(Of course, that entire lost-pop-gem phenomenon has been slaughtered by the all-seeing, all-knowing, all-selling iTunes, which (among other things) sees/knows/sells that it’s called “More Today Than Yesterday,” and is by Spiral Starecase. Cue one less magical radio-only moment; ninety-nice more cents spent.)
Archives for August 2005
Nothing Left to Win; Nothing Else to Lose
(There is a high probability that you are reading this post because you searched for the lyrics in its title. They slightly misquoted from the song “With or Without You” by U2, released in 1987 on their album The Joshua Tree. (The actual lyric is “nothing left to lose”).
Purchasing that album, which also includes “Where the Streets Have No Name” and “I Still Haven’t Found What I’m Looking For,” was one of the major reasons i wrote this post.
I’d love it if you would stick around to check out my writing and my original music. I’ve embedded an MP3 of the original “With or Without You” elsewhere on this site – you might bump into it if you do enough browsing. You can read the full lyrics here.
I now return you to your regularly scheduled post.)
There are some songs I’ve only ever heard on the radio. Those magical hits, disembodied from albums, never seemed meant to be played at my command. I might not hear one for years, but one day be bestowed with it in a restaurant, or in someone else’s car. All a matter of chance.
These songs are different for everyone. Certainly some are more universal than others. They are each quicksilver, resolving in your aural canal as quickly as they will trickle away. You may not even remember them from one listen to the next, maybe not even if you see their names.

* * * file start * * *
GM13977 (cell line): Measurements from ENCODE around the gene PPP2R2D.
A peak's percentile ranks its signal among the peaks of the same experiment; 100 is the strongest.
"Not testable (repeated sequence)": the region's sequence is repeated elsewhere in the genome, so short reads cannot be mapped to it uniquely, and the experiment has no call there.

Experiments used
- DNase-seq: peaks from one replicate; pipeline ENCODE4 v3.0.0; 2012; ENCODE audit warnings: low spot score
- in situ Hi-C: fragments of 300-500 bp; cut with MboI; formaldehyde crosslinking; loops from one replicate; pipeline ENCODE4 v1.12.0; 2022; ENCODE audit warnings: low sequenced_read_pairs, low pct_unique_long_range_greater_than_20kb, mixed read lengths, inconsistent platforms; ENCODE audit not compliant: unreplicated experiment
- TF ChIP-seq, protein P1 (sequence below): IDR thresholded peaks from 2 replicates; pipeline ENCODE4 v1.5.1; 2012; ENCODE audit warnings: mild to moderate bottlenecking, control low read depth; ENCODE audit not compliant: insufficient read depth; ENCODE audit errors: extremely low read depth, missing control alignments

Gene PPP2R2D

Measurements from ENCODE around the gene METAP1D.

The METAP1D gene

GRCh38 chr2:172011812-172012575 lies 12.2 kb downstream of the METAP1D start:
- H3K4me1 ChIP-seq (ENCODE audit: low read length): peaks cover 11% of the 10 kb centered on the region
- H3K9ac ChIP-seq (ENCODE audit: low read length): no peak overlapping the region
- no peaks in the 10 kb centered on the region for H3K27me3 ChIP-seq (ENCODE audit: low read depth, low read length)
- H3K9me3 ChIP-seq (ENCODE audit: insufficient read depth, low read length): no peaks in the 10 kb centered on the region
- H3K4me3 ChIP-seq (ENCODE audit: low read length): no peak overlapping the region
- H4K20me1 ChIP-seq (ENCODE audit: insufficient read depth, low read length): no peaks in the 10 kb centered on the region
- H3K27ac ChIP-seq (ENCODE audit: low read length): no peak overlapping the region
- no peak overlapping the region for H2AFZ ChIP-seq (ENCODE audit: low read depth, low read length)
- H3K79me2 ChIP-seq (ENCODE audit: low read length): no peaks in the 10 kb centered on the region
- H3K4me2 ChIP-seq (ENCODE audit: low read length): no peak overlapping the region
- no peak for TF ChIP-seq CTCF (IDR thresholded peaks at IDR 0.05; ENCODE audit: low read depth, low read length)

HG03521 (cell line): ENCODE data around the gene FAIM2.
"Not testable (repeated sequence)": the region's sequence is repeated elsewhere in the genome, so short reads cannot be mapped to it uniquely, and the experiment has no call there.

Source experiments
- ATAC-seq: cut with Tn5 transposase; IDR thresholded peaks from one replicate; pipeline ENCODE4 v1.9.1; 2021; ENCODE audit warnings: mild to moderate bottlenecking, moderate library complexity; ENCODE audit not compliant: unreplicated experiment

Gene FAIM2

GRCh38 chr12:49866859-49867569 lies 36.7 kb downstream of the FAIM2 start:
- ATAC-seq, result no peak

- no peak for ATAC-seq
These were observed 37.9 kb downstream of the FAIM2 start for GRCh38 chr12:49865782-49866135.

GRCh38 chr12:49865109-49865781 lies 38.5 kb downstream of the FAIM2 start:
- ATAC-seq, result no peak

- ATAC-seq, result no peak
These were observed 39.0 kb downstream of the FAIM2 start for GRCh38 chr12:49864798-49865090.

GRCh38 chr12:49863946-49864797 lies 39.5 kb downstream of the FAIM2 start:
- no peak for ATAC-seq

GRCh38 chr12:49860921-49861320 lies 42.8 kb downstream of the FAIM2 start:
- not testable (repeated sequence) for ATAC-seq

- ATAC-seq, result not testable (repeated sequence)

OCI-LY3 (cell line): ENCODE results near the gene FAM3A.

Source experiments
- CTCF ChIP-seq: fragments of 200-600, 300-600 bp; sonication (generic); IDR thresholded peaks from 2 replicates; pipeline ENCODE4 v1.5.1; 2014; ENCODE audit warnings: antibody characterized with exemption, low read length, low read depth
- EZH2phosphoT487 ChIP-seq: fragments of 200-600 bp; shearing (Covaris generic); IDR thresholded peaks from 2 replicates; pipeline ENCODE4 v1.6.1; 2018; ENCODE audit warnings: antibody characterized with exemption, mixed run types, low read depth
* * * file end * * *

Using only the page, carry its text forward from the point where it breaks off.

When people come to my house sometimes the marvel at how many of these songs – otherwise lost to them – exist in my record collection. Can they listen to this one, or borrow that one? It’s a wonderful role of fantasy fulfillment, being able to render the songs more real for my friends by offering them in the context of albums, cases, and liner notes.
I can’t possibly own each possible slippery tune, mine or anyone else’s. Not without buying all of the “Best of DooWop” and “The Big Eighties” collections there are to be had. Yet, sometimes you are in Tower Records, and there is an inexplicable $7.99 sale, and your fingers are dancing across the tops of plastic cases, and suddenly you see it – one song easily worth a penny under eight dollars just so you can capture it, like lightning in a jar.
Will you listen to it once a day? Will it hold up? Or, will you content in knowing that the next time you catch a snippet of it you can return to your home and release those notes into the air to light up the room, if just for three brief minutes?